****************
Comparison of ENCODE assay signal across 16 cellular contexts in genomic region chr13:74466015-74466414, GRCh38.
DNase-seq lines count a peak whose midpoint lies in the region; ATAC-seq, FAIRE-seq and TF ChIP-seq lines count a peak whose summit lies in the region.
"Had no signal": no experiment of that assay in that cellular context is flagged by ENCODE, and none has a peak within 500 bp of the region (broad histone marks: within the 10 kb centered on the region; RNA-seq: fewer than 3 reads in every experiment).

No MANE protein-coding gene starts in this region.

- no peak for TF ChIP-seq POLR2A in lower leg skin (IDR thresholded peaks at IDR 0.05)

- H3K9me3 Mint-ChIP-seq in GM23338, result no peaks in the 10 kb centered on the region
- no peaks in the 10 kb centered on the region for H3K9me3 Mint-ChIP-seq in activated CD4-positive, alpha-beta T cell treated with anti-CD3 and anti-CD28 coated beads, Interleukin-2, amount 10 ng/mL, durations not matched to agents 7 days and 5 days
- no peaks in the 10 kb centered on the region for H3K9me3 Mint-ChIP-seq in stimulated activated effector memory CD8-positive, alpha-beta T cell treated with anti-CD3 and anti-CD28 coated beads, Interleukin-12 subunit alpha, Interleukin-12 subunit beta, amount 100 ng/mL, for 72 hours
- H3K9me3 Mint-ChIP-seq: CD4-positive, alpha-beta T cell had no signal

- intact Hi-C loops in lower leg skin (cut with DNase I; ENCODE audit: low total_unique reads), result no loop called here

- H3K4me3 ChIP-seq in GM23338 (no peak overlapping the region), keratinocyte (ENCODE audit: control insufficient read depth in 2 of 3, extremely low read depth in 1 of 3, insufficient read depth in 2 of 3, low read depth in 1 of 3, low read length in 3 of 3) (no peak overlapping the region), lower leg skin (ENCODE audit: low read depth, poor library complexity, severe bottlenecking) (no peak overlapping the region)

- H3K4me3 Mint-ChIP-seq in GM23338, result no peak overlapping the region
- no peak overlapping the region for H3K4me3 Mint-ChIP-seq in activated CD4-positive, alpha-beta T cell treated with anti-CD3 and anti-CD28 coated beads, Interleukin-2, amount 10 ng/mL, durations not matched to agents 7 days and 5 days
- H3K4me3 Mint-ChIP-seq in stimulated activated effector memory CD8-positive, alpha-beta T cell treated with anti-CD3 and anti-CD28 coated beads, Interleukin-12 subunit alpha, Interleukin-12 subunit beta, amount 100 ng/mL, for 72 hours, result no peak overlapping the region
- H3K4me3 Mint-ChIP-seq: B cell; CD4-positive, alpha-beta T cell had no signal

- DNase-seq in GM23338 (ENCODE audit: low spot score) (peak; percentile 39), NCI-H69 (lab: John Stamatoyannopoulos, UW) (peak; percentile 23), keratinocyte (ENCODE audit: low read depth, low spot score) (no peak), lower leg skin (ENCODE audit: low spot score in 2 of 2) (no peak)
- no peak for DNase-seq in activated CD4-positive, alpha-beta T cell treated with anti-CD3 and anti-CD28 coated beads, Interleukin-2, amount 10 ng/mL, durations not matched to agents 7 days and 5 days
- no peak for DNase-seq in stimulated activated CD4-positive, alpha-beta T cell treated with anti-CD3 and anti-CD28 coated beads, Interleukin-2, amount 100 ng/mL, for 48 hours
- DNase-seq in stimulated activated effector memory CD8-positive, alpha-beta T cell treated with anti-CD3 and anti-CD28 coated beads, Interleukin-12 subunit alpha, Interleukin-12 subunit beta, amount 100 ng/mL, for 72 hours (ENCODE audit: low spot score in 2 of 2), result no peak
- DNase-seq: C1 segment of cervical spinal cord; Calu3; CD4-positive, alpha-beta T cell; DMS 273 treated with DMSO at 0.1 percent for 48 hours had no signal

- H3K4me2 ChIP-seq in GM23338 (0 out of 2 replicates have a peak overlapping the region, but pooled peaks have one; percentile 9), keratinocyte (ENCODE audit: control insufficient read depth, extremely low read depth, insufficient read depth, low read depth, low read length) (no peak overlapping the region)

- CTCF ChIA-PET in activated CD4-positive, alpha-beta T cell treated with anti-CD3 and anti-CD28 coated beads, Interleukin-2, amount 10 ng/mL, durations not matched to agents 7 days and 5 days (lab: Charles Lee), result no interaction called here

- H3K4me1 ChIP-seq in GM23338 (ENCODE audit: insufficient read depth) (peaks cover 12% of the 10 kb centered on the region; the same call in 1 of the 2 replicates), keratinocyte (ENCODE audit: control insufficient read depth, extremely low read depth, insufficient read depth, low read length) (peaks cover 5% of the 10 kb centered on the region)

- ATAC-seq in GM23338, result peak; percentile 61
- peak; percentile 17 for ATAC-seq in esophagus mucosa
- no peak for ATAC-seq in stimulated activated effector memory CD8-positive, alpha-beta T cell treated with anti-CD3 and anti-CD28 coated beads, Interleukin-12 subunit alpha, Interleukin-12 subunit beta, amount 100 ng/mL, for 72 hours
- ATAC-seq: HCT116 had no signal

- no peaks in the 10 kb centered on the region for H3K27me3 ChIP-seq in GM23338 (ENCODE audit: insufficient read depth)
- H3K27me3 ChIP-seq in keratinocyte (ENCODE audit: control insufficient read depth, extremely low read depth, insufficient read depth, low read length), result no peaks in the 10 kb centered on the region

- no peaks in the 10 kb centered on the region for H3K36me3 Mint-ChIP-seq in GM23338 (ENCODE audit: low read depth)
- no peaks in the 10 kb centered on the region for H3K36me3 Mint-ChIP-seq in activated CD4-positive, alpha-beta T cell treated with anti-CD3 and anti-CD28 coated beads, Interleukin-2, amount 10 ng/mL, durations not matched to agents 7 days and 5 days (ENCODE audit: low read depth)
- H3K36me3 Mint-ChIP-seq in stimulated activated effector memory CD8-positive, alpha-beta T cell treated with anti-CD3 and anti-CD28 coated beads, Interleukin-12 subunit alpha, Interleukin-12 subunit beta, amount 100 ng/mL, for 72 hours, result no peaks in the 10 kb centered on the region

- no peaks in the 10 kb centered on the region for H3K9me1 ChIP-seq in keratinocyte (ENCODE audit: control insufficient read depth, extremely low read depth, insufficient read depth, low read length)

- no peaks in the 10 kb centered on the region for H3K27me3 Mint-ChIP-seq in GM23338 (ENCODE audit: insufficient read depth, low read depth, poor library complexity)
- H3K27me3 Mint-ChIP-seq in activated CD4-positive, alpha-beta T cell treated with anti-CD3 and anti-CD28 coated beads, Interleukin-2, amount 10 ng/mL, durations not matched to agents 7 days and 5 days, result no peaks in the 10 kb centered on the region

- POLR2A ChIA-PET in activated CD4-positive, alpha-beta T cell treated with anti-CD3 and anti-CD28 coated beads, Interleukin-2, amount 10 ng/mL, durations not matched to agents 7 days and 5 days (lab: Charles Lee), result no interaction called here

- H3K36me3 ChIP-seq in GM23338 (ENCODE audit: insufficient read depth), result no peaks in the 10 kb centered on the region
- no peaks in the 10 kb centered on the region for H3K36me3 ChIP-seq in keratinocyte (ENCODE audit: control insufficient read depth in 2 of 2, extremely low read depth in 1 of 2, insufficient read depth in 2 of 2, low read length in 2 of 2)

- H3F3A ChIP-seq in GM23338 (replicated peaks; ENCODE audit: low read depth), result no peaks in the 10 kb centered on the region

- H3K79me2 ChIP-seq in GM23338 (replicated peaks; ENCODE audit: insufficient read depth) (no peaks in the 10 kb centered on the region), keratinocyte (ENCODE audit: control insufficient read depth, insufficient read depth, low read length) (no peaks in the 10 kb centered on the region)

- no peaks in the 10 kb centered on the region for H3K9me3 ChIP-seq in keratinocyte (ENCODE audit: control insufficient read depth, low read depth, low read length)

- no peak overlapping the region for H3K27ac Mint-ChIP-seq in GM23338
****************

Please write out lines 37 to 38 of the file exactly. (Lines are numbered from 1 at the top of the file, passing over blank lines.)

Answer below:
- H3K36me3 ChIP-seq in GM23338 (ENCODE audit: insufficient read depth), result no peaks in the 10 kb centered on the region
- no peaks in the 10 kb centered on the region for H3K36me3 ChIP-seq in keratinocyte (ENCODE audit: control insufficient read depth in 2 of 2, extremely low read depth in 1 of 2, insufficient read depth in 2 of 2, low read length in 2 of 2)